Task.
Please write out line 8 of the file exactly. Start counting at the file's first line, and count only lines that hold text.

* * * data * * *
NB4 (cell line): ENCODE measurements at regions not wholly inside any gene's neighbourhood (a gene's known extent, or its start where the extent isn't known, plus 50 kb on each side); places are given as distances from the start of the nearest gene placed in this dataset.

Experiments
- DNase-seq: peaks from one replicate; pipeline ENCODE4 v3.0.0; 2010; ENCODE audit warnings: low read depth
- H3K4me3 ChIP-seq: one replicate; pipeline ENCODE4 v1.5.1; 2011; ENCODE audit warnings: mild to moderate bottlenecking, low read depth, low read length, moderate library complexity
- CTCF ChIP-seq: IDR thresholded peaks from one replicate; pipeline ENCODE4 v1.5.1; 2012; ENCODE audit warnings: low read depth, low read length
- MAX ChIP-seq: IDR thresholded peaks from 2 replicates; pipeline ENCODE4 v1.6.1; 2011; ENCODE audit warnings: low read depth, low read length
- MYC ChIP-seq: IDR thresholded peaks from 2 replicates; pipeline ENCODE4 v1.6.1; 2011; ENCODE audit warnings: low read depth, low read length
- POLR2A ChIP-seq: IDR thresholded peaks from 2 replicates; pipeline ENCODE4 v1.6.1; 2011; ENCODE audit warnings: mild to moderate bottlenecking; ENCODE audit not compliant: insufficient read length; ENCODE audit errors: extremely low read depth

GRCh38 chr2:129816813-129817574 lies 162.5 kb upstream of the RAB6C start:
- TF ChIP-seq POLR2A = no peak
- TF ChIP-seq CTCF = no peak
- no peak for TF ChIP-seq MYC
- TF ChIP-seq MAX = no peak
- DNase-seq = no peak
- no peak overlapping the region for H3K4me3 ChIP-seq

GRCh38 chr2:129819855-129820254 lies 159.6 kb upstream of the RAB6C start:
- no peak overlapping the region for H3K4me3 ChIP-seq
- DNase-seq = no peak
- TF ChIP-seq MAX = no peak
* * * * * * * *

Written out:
- POLR2A ChIP-seq: IDR thresholded peaks from 2 replicates; pipeline ENCODE4 v1.6.1; 2011; ENCODE audit warnings: mild to moderate bottlenecking; ENCODE audit not compliant: insufficient read length; ENCODE audit errors: extremely low read depth